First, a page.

Like the Muslim Brotherhood, salafist parties are generally democratic in the sense that they respect the democratic process and eschew clerical rule but are far to the right of the Muslim Brotherhood on social questions. The class policy they pursue is petty bourgeois — the usurious interest rates of the International Monetary Fund and big banks are held to be against the teachings of Islam and they favor a capitalism regulated to protect the “underdog” (to use the term in the Islamic Front’s founding declaration). Salafism as a whole, as a movement, is deeply divided over the newly-born democratic processes taking shape in the Arab world because it is essentially a religious and spiritual movement caught up in a man-made political maelstrom. Salafists in Egypt stood apart from the non-divine January 25 uprising but were among the first to form street patrols protecting women from rape and sexual assault at the hands of male mobs; later, they created parties to participate in the country’s now-smashed democratic system. In Syria, salafists like Hassan Abboud and Zahran Alloush came to prominence after the regime released them from prison in 2011 thanks to the Muslim Brotherhood’s non-existent nature at the grassroots level and their focus on organizing and leading the armed struggle which became the uprising’s dominant form of struggle from 2012 onward. Ultimately, salafist parties may reject democracy for theocracy and the democratic process for either terrorism or quietism once they realize how worldly and impure the dirty game of politics is, but none of this is inevitable. Political salafism, a distinct trend within Islamism, will be contested and volatile for some time to come.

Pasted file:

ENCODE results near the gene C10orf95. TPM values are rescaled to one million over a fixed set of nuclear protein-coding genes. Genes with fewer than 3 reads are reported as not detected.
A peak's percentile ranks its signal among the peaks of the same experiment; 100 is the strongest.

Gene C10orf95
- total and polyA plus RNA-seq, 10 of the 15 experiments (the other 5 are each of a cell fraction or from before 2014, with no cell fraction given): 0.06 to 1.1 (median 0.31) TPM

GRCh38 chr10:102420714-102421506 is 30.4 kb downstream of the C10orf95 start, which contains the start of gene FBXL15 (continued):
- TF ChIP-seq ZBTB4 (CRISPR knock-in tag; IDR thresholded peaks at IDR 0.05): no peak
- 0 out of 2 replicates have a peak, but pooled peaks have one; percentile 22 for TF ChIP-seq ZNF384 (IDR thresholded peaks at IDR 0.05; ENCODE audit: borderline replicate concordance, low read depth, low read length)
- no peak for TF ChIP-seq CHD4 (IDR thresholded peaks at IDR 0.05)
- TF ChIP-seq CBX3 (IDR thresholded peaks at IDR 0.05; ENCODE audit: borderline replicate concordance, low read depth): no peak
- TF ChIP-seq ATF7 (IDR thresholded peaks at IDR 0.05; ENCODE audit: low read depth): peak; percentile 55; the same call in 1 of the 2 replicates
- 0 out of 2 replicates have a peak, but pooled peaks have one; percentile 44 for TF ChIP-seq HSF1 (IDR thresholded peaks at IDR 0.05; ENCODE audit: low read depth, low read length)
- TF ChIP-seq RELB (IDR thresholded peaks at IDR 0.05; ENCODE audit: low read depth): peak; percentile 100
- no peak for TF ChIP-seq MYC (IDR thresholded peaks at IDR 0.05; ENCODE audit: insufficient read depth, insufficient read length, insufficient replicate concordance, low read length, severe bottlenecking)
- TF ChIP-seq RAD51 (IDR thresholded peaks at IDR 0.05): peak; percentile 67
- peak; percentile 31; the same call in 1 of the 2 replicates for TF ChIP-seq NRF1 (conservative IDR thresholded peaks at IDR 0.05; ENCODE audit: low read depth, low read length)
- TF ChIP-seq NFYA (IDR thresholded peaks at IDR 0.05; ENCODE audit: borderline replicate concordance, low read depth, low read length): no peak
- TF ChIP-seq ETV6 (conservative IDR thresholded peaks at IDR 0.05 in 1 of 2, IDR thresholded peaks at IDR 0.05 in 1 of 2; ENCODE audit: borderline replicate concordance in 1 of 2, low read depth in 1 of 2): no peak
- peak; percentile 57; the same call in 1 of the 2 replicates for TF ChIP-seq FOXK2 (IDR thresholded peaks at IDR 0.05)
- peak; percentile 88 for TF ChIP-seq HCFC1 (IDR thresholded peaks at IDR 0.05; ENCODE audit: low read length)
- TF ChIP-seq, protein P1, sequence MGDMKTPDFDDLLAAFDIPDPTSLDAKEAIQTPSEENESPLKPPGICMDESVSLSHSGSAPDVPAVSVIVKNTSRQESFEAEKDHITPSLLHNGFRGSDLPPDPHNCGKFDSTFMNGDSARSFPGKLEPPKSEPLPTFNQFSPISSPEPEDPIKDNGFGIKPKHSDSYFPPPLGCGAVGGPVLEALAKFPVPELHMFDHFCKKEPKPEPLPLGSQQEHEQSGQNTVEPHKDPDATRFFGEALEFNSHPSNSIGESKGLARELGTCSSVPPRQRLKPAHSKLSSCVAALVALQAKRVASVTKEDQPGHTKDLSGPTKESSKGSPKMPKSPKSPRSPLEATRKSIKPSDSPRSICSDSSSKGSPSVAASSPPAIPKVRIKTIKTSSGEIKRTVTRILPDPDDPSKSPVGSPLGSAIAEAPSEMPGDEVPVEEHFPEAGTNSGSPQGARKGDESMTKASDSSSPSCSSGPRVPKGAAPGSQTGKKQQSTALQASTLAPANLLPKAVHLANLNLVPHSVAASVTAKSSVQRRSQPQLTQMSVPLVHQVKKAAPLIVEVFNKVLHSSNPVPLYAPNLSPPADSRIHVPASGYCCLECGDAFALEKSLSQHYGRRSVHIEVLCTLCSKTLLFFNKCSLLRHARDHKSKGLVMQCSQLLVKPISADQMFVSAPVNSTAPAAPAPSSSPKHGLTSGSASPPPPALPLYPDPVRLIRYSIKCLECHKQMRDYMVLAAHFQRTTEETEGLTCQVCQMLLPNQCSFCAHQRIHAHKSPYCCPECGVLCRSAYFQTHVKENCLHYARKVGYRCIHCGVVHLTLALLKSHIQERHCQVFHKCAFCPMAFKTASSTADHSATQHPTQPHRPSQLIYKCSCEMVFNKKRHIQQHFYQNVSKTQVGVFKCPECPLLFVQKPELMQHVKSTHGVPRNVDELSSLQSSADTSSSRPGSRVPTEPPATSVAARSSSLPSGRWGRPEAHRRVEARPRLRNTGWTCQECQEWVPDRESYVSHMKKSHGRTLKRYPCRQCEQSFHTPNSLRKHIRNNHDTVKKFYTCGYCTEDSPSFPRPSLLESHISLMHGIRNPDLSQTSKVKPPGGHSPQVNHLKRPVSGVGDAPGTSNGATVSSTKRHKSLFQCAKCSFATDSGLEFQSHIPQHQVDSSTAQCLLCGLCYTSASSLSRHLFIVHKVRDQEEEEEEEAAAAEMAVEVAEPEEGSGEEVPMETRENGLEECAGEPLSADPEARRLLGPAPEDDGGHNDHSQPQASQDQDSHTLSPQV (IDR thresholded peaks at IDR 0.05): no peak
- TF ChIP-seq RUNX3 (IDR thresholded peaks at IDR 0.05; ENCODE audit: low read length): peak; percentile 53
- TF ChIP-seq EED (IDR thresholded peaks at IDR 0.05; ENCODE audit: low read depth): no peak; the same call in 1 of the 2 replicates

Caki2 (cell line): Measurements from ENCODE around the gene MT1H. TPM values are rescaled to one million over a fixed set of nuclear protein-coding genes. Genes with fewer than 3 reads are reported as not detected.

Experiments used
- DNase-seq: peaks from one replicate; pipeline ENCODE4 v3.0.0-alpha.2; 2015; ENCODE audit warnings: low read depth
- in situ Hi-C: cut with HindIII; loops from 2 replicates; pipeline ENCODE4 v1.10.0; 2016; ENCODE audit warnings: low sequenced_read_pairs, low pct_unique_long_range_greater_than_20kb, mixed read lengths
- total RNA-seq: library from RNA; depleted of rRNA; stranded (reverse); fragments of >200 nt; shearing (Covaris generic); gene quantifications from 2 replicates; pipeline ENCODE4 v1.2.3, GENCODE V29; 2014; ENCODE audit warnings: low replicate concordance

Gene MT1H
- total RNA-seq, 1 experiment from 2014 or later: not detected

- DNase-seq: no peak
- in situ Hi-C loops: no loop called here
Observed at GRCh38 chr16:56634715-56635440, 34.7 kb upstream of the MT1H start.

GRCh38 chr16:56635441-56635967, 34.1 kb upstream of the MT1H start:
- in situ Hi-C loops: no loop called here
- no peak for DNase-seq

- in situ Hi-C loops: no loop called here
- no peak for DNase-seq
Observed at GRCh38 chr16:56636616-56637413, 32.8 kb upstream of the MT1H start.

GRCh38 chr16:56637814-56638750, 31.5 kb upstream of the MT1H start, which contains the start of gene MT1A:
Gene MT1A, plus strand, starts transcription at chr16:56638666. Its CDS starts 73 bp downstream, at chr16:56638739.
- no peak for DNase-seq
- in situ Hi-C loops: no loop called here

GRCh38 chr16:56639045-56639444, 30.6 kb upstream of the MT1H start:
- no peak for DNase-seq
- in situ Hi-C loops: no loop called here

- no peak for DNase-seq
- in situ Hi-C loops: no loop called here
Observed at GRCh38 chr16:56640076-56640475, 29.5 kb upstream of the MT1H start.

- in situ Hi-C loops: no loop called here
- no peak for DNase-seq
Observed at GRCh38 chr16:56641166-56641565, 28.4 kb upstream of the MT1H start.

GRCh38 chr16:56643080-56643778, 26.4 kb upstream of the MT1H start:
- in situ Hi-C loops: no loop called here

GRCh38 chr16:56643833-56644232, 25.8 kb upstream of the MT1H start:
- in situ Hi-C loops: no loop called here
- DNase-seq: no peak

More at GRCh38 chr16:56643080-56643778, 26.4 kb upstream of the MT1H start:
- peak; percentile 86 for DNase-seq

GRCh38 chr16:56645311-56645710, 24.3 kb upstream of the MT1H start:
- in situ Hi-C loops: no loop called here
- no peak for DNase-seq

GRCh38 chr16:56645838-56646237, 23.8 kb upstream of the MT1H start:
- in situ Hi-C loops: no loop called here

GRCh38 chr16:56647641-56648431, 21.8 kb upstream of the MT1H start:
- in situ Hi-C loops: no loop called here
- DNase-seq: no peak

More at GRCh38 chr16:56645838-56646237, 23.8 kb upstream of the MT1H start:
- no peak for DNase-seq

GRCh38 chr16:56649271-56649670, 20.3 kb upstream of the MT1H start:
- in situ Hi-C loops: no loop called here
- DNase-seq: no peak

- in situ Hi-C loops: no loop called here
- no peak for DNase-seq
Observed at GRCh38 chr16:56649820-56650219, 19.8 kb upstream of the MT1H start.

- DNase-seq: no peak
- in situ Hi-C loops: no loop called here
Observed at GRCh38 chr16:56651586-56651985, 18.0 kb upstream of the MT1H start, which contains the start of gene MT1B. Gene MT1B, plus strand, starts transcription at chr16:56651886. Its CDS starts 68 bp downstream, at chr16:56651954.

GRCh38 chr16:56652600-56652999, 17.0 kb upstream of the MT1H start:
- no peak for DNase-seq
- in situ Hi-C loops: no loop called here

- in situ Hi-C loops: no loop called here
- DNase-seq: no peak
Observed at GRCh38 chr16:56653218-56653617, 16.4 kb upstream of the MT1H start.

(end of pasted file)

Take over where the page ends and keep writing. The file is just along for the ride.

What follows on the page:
Syria Freedom Forever refers to the last major trend within the Islamist camp, al-Qaeda, as “jihadist” which, while understandable, is also misleading when the overwhelming majority of Sunni Muslim fighters in Syria see themselves as waging a jihad, a holy war or struggle, to protect innocents from a criminal regime regardless of whether their goal is a global caliphate, an Islamic state, or a civil/secular state. Jihad is not what sets al-Qaeda apart from other Islamists in Syria, it is what they have in common. The term “jihadist” erases a critical distinction that needs to be drawn and properly understood.
What sets ISIS apart from even its al-Qaeda brethren Jabhat al-Nusra is what it wages jihad to accomplish: the establishment of a global caliphate without the borders of man-made nation-states dividing the ummah, the world Muslim community, in which those who deviate from ISIS’s interpretation of Islam — including fellow Islamists — will be killed, tortured, and/or mutilated. ISIS’s takfirism means that they are Islamist in form, fascist in essence. Its rule in al-Raqqa exhibits the classical signs of fascist Bonpartism in which the socially dominant bourgeoisie surrenders political dominance to reactionary brigands. By contrast, Jabhat al-Nusra does not want to rule directly and politically but indirectly and legally through ad hoc sharia courts either unilaterally as in Abu Kamal or multilaterally with other Islamist brigades as in Aleppo. Given Jabhat al-Nusra’s preference for soft power in matters of governance, it is unsurprising that its vision of a post-Assad order consists of councils of Islamic scholars forming a transitional caretaker government to decide the future (whether such scholars would come from the Association of Syrian Scholars that is affiliated with the National Coalition of Syrian Revolution and Opposition Forces, the Association of the Scholars of Sham, or some other body is unclear).